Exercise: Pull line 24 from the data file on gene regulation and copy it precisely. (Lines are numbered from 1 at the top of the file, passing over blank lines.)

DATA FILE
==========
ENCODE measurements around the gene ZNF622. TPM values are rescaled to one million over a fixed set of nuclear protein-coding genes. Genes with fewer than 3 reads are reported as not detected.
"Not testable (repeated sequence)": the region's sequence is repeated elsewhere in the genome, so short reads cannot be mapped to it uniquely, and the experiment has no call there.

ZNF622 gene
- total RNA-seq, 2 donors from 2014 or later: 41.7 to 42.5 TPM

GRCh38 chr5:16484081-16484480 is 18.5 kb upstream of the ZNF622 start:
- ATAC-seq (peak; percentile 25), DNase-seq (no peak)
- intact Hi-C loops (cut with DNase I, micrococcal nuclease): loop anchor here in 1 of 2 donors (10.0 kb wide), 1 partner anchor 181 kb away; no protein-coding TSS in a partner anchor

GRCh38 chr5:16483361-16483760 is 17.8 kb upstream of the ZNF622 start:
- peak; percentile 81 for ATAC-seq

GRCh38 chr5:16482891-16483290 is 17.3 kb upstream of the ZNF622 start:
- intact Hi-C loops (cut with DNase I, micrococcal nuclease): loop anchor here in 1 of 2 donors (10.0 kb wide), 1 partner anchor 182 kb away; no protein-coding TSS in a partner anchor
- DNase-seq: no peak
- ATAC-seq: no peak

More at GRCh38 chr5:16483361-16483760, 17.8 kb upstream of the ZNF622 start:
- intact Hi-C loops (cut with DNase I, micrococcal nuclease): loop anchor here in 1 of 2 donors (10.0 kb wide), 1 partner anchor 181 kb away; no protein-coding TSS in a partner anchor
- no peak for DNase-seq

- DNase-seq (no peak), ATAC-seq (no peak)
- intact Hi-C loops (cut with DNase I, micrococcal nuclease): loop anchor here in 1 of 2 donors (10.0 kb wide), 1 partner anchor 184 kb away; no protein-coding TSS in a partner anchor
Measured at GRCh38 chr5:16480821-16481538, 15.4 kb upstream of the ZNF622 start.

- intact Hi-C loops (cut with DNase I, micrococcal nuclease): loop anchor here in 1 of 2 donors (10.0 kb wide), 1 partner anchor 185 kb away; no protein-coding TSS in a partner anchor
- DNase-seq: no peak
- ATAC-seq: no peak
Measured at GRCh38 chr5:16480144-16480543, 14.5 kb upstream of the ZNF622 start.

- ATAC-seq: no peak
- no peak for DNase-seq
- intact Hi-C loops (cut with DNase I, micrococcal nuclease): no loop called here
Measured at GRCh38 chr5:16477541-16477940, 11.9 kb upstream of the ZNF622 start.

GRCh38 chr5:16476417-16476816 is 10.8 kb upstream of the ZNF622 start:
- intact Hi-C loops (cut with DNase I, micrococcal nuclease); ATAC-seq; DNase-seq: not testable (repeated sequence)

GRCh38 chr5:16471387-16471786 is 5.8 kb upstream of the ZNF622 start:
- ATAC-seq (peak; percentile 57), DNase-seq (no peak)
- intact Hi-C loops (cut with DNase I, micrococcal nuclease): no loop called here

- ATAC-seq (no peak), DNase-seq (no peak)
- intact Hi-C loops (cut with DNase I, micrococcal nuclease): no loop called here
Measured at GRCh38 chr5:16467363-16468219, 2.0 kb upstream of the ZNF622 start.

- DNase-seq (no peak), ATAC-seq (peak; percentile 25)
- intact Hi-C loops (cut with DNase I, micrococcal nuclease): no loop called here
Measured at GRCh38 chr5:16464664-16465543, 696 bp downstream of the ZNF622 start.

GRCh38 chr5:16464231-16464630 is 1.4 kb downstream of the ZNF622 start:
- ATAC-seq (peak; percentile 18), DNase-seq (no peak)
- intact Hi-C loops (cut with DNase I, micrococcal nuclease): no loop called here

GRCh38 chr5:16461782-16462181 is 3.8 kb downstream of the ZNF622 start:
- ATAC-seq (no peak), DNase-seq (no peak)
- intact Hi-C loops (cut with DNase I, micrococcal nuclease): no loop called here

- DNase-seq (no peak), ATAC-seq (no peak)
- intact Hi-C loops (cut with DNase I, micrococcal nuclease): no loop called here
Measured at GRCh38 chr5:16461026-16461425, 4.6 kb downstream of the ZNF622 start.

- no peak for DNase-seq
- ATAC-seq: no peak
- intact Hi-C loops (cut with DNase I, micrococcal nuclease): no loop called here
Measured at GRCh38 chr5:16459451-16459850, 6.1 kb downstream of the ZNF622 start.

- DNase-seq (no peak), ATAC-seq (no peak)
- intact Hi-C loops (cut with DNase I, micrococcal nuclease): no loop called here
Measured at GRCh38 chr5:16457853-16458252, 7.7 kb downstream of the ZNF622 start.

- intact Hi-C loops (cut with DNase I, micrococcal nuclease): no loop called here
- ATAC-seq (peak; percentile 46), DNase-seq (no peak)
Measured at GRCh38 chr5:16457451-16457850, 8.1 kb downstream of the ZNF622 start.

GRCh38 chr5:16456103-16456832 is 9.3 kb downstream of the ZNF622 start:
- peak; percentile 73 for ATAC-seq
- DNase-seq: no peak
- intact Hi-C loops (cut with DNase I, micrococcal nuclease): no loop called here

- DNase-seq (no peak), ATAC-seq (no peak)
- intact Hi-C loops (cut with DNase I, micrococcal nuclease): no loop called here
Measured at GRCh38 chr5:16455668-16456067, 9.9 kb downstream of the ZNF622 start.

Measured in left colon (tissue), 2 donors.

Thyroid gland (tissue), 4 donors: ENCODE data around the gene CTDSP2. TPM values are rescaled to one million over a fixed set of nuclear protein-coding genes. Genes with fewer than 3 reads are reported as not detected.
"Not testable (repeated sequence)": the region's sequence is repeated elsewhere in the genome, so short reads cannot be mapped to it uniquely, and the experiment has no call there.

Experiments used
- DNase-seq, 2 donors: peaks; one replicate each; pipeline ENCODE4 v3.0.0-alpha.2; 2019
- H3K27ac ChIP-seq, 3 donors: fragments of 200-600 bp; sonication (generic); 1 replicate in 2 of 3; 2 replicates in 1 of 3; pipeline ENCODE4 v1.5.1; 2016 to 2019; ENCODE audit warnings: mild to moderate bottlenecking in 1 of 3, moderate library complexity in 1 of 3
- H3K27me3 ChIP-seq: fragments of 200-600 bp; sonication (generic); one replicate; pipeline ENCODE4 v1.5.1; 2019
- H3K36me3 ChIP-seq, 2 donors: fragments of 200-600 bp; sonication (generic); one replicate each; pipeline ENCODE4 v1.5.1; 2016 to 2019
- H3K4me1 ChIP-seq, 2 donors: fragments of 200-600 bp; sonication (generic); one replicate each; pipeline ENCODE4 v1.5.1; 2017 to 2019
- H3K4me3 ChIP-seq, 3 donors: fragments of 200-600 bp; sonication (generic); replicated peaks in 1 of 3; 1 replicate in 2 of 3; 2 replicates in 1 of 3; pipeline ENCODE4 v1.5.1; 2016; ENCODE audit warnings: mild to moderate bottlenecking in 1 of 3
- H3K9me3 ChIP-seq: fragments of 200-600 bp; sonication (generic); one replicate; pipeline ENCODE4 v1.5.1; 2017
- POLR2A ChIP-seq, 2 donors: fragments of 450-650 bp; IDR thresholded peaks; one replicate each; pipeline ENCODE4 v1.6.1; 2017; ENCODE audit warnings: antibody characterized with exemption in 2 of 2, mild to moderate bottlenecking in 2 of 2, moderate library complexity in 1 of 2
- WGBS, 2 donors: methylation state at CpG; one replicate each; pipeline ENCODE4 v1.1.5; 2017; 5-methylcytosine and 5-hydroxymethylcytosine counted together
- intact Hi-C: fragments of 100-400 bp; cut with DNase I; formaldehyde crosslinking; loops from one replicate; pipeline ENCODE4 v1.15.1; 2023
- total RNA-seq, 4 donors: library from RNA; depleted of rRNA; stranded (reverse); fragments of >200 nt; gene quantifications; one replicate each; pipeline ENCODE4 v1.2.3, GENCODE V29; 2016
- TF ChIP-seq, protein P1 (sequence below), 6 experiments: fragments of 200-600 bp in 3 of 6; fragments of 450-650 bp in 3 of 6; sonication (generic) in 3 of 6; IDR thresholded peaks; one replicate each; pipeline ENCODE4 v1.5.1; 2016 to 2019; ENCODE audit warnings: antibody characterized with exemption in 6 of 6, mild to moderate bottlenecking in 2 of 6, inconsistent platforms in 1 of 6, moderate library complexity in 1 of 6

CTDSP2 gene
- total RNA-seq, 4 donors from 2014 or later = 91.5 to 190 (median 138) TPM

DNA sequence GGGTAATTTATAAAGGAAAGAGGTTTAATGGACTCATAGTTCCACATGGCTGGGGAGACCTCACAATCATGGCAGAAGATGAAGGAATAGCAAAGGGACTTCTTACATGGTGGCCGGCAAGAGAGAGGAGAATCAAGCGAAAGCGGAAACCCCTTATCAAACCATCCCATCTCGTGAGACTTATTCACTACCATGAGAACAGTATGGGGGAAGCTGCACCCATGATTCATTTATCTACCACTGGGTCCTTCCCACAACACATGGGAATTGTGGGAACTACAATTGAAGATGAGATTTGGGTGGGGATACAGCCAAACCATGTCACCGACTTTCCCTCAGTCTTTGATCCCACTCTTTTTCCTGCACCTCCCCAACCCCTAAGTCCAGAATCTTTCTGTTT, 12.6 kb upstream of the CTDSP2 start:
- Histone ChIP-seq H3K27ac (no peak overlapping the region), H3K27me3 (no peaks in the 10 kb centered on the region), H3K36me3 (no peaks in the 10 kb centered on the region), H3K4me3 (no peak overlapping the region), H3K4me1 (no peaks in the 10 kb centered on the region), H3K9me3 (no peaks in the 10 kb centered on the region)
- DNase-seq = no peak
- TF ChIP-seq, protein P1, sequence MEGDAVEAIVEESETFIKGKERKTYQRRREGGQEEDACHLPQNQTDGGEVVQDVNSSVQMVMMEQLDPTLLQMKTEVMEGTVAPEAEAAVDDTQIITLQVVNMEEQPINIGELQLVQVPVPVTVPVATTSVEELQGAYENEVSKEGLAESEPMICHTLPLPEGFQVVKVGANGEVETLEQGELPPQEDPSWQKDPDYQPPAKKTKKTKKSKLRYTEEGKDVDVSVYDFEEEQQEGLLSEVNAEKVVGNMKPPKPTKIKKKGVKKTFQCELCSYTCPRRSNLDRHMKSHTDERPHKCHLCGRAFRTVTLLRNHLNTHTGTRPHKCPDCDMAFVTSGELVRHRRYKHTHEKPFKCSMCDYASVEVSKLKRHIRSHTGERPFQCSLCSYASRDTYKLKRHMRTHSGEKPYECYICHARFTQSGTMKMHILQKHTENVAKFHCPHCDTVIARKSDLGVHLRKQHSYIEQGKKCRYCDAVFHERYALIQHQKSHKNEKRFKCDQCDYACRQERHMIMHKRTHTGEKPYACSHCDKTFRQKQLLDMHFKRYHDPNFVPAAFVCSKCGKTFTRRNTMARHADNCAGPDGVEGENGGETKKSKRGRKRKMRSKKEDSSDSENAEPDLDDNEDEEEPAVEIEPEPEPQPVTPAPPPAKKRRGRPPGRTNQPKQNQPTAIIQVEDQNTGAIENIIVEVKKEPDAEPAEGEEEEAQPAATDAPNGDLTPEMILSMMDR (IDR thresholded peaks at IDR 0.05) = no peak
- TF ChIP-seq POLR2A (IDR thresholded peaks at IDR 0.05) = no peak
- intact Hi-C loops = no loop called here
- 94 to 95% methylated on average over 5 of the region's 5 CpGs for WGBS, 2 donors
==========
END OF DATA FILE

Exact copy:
- ATAC-seq: no peak